Home / Tech News / Featured Tech News / An Amazon merchant has been fined $12.8 million by the FTC for fake reviews

An Amazon merchant has been fined $12.8 million by the FTC for fake reviews

Amazon has been combatting fake reviews for quite some time, even going as far as taking legal action against the sellers purchasing them. Merchants still don’t seem to take the hint, as the US Federal Trade Commission (FTC) has concluded its first successful case against fraudulent, paid Amazon reviews, fining a company named Cure Encapsulations millions.

The investigation targeted the “Quality Encapsulations Garcinia Cambogia Extract with HCA” sold by Cure Encapsulations as weight-loss supplements. Garcinia Cambogia is a plant extract that has garnered a lot of criticism in recent years for its questionable effectiveness at helping users lose weight, alongside the general safety of taking the substance long-term.

The FTC states that Cure Encapsulations has been paying a third-party website dubbed amazonverifiedreviews.com to provide enough positive reviews in order to keep the rating of the product above 4.3 out of 5 stars. The written portions have been filled with “false and unsubstantiated claims,” such as suggesting that the product is “literally blocks fat from forming.”

“People rely on reviews when they’re shopping online,” FTC’s director of consumer protection, Andrew Smith said in a statement. “When a company buys fake reviews to inflate its Amazon ratings, it hurts both shoppers and companies that play by the rules.”

Cure Encapsulations has been issued with a suspended $12.8 million fine depending on a range of conditions, with $50,000 to be paid up front. The company is now required to inform Amazon of the products that contain paid reviews, which is already breaching seller terms and conditions, alongside the customers that have purchased from Cure Encapsulations.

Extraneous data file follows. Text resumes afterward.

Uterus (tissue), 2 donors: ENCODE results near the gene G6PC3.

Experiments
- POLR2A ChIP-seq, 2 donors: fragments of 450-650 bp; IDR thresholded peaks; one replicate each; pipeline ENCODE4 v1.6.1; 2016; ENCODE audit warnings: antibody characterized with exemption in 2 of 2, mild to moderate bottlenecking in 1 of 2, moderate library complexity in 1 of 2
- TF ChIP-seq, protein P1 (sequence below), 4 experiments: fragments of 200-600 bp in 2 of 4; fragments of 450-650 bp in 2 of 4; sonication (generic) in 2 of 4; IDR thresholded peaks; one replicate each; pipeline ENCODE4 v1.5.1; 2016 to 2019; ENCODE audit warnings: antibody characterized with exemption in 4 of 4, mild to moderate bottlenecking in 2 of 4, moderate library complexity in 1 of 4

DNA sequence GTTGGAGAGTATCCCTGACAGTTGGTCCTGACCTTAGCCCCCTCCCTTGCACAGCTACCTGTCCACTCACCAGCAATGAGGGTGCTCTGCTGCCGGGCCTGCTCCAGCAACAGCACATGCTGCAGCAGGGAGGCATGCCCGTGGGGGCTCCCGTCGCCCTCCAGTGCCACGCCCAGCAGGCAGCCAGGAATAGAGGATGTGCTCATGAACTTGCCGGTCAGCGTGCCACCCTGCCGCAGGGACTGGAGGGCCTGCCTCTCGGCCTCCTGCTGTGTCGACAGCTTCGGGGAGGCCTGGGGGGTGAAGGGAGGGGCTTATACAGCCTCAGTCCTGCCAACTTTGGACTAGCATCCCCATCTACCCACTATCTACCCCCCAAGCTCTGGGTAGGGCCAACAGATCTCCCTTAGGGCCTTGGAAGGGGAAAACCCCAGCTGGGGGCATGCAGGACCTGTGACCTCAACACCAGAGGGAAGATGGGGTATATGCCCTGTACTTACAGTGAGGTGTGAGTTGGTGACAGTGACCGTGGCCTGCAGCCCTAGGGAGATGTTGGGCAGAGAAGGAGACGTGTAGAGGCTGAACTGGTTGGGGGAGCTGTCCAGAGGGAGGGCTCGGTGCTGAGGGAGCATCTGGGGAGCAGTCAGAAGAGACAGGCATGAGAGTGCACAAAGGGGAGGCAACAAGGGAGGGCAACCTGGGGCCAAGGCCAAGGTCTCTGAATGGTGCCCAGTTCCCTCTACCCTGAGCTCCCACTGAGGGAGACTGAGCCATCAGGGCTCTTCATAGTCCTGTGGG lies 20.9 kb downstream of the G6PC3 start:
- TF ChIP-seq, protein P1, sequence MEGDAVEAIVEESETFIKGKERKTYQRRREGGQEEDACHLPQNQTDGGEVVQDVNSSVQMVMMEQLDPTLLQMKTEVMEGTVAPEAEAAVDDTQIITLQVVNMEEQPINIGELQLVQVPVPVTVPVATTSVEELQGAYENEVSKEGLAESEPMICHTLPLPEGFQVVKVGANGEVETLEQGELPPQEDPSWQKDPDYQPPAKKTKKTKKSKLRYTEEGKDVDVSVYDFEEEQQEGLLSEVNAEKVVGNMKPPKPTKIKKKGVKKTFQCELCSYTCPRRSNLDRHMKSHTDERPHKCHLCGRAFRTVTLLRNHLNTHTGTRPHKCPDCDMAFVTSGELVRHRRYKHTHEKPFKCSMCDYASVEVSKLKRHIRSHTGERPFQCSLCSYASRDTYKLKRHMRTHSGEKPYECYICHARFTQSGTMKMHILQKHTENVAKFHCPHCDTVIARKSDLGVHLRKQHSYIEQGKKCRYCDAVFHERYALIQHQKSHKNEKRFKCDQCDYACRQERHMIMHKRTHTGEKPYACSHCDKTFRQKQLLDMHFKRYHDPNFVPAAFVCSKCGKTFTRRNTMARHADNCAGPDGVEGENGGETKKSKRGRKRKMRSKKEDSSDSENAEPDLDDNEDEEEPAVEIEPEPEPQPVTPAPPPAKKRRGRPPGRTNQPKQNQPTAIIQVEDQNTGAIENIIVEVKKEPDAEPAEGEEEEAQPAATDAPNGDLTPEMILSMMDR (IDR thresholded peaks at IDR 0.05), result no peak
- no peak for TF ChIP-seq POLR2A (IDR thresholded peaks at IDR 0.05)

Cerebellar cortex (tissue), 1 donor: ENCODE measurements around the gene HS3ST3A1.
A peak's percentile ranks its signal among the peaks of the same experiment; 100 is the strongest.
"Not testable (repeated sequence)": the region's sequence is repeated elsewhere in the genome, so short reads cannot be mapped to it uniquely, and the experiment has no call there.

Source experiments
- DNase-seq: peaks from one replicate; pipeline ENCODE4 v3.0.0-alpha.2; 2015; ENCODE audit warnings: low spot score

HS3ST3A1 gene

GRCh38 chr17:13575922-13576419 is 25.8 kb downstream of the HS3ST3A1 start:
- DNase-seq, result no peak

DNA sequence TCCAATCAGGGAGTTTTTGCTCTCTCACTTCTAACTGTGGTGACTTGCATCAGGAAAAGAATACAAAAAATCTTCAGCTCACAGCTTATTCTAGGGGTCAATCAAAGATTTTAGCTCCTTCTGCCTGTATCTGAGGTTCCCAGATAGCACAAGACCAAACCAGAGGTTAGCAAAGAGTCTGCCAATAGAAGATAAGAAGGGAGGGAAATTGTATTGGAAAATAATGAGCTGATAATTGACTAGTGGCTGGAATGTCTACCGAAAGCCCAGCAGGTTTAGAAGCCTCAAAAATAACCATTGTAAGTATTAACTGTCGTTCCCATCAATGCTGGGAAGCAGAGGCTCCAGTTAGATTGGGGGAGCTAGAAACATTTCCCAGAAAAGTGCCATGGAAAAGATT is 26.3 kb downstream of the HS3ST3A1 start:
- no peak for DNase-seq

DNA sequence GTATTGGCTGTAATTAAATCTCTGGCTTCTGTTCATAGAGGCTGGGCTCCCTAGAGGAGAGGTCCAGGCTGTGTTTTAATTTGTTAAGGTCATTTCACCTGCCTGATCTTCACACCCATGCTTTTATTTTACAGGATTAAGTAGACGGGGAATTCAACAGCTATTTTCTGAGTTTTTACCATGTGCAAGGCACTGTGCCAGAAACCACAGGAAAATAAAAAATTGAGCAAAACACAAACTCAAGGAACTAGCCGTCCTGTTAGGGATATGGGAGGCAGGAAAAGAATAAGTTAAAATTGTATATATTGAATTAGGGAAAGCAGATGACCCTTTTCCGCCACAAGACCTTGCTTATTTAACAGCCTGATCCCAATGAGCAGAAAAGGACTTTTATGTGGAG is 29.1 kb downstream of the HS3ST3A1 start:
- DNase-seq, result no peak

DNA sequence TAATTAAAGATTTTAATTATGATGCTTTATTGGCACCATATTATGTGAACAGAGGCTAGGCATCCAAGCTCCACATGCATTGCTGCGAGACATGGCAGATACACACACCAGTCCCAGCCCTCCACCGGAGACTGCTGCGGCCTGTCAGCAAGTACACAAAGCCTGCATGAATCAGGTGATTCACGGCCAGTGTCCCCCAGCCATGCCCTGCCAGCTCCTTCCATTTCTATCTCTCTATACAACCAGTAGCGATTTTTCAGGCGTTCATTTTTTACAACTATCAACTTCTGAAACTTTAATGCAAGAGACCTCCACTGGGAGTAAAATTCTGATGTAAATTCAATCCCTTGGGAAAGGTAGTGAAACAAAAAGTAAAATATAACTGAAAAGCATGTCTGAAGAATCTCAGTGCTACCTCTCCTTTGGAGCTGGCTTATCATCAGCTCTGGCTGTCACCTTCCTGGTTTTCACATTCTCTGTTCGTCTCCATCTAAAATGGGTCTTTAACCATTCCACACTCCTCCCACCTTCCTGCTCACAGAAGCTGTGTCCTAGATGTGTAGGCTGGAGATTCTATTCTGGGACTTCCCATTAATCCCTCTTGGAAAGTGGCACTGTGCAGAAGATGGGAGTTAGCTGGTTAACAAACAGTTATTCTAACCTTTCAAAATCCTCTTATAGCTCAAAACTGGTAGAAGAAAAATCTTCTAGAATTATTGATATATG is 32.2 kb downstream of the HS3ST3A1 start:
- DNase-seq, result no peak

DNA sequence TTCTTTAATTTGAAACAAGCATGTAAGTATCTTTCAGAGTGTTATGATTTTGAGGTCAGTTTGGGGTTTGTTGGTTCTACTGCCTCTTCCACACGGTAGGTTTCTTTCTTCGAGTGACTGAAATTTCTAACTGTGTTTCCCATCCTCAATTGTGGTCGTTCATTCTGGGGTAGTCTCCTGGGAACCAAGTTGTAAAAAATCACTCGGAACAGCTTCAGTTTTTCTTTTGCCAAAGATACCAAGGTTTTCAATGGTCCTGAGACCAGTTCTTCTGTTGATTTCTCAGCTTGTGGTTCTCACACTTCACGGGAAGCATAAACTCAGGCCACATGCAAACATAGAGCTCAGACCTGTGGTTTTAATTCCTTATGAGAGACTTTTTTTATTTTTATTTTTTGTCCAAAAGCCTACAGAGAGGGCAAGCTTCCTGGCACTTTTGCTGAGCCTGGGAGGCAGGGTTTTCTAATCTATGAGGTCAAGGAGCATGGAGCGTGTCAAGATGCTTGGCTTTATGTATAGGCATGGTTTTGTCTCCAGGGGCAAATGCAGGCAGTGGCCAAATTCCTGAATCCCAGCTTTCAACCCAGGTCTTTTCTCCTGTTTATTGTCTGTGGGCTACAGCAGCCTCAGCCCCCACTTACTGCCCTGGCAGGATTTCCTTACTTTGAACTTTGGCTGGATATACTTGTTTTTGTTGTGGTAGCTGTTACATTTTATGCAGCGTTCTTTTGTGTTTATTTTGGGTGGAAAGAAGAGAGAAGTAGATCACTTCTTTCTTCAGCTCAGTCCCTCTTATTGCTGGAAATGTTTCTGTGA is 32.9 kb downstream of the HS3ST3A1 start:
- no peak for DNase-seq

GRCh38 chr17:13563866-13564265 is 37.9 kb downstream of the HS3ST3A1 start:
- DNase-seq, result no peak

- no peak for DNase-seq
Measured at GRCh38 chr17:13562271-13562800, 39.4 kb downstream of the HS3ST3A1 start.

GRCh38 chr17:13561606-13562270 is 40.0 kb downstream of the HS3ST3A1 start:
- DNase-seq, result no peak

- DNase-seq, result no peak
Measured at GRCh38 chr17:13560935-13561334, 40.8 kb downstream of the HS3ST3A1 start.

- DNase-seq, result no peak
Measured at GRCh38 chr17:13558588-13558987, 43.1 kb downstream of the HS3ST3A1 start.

The merchant is also prohibited from selling “weight-loss, appetite-suppression, fat-blocking, or disease-treatment claims for any dietary supplement, food, or drugs” without providing “competent and reliable scientific evidence in the form of human clinical testing” first.

Amazon has praised the move in a statement to the press, stating that it “welcomes the FTC’s work in this area. Amazon invests significant resources to protect the integrity of reviews in our store because we know customers value the insights and experiences shared by fellow shoppers. Even one inauthentic review is one too many. We have clear participation guidelines for both reviewers and selling partners and we suspend, ban, and take legal action on those who violate our policies.”

KitGuru Says: This is quite the change of pace to see a regulator not only clamp down on efforts to help Amazon with its problem, but succeed to such a high degree. Hopefully this acts as a deterrent to other sellers moving forward.

Become a Patron!

Check Also


Valve brings Steam Link to Quest headsets for wireless PC VR

Valve is bringing official Steam Link support to Meta's VR headsets. Starting today, Quest 2, …